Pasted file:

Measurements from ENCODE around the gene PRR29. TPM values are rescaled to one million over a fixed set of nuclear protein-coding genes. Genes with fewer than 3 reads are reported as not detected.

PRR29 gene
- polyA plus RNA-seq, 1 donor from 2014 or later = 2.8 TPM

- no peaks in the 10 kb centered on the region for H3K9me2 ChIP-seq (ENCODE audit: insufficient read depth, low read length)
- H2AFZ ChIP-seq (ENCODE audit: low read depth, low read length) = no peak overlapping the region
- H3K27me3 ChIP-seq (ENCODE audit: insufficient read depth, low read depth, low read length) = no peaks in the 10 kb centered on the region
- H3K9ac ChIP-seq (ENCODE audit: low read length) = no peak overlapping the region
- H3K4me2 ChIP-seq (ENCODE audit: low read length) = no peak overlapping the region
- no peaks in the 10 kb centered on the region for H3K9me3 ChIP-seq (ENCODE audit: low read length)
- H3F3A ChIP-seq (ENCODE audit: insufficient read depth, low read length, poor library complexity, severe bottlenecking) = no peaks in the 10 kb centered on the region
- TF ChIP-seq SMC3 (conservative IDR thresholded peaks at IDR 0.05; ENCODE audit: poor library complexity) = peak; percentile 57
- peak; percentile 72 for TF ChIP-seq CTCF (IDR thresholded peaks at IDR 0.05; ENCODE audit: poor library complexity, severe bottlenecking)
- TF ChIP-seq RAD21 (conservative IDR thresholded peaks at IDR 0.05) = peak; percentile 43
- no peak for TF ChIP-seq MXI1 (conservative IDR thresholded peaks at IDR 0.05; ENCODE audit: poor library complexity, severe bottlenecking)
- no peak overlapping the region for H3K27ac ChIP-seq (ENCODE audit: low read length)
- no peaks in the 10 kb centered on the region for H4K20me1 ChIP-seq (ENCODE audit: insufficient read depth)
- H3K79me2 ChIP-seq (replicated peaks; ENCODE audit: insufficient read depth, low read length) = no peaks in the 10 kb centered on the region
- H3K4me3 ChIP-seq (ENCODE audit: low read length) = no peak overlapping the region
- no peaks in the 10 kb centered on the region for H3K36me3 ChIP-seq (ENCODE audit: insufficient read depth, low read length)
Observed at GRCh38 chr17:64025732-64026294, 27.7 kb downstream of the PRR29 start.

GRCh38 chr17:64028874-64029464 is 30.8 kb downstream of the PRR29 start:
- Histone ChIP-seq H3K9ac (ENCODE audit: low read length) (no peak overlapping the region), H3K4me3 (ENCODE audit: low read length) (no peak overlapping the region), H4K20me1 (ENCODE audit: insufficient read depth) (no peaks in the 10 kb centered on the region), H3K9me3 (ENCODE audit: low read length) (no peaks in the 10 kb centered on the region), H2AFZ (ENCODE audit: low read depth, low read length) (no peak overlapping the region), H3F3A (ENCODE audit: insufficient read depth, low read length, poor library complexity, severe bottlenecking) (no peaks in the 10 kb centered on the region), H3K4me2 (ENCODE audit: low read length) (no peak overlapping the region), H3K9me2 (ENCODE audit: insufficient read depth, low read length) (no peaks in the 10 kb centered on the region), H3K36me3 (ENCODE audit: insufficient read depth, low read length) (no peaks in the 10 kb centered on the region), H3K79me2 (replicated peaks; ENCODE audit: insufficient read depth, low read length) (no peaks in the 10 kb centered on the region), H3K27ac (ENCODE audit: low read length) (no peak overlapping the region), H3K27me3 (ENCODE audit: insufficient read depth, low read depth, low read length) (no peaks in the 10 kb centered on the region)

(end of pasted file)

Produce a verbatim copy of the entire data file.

Measurements from ENCODE around the gene PRR29. TPM values are rescaled to one million over a fixed set of nuclear protein-coding genes. Genes with fewer than 3 reads are reported as not detected.

PRR29 gene
- polyA plus RNA-seq, 1 donor from 2014 or later = 2.8 TPM

- no peaks in the 10 kb centered on the region for H3K9me2 ChIP-seq (ENCODE audit: insufficient read depth, low read length)
- H2AFZ ChIP-seq (ENCODE audit: low read depth, low read length) = no peak overlapping the region
- H3K27me3 ChIP-seq (ENCODE audit: insufficient read depth, low read depth, low read length) = no peaks in the 10 kb centered on the region
- H3K9ac ChIP-seq (ENCODE audit: low read length) = no peak overlapping the region
- H3K4me2 ChIP-seq (ENCODE audit: low read length) = no peak overlapping the region
- no peaks in the 10 kb centered on the region for H3K9me3 ChIP-seq (ENCODE audit: low read length)
- H3F3A ChIP-seq (ENCODE audit: insufficient read depth, low read length, poor library complexity, severe bottlenecking) = no peaks in the 10 kb centered on the region
- TF ChIP-seq SMC3 (conservative IDR thresholded peaks at IDR 0.05; ENCODE audit: poor library complexity) = peak; percentile 57
- peak; percentile 72 for TF ChIP-seq CTCF (IDR thresholded peaks at IDR 0.05; ENCODE audit: poor library complexity, severe bottlenecking)
- TF ChIP-seq RAD21 (conservative IDR thresholded peaks at IDR 0.05) = peak; percentile 43
- no peak for TF ChIP-seq MXI1 (conservative IDR thresholded peaks at IDR 0.05; ENCODE audit: poor library complexity, severe bottlenecking)
- no peak overlapping the region for H3K27ac ChIP-seq (ENCODE audit: low read length)
- no peaks in the 10 kb centered on the region for H4K20me1 ChIP-seq (ENCODE audit: insufficient read depth)
- H3K79me2 ChIP-seq (replicated peaks; ENCODE audit: insufficient read depth, low read length) = no peaks in the 10 kb centered on the region
- H3K4me3 ChIP-seq (ENCODE audit: low read length) = no peak overlapping the region
- no peaks in the 10 kb centered on the region for H3K36me3 ChIP-seq (ENCODE audit: insufficient read depth, low read length)
Observed at GRCh38 chr17:64025732-64026294, 27.7 kb downstream of the PRR29 start.

GRCh38 chr17:64028874-64029464 is 30.8 kb downstream of the PRR29 start:
- Histone ChIP-seq H3K9ac (ENCODE audit: low read length) (no peak overlapping the region), H3K4me3 (ENCODE audit: low read length) (no peak overlapping the region), H4K20me1 (ENCODE audit: insufficient read depth) (no peaks in the 10 kb centered on the region), H3K9me3 (ENCODE audit: low read length) (no peaks in the 10 kb centered on the region), H2AFZ (ENCODE audit: low read depth, low read length) (no peak overlapping the region), H3F3A (ENCODE audit: insufficient read depth, low read length, poor library complexity, severe bottlenecking) (no peaks in the 10 kb centered on the region), H3K4me2 (ENCODE audit: low read length) (no peak overlapping the region), H3K9me2 (ENCODE audit: insufficient read depth, low read length) (no peaks in the 10 kb centered on the region), H3K36me3 (ENCODE audit: insufficient read depth, low read length) (no peaks in the 10 kb centered on the region), H3K79me2 (replicated peaks; ENCODE audit: insufficient read depth, low read length) (no peaks in the 10 kb centered on the region), H3K27ac (ENCODE audit: low read length) (no peak overlapping the region), H3K27me3 (ENCODE audit: insufficient read depth, low read depth, low read length) (no peaks in the 10 kb centered on the region)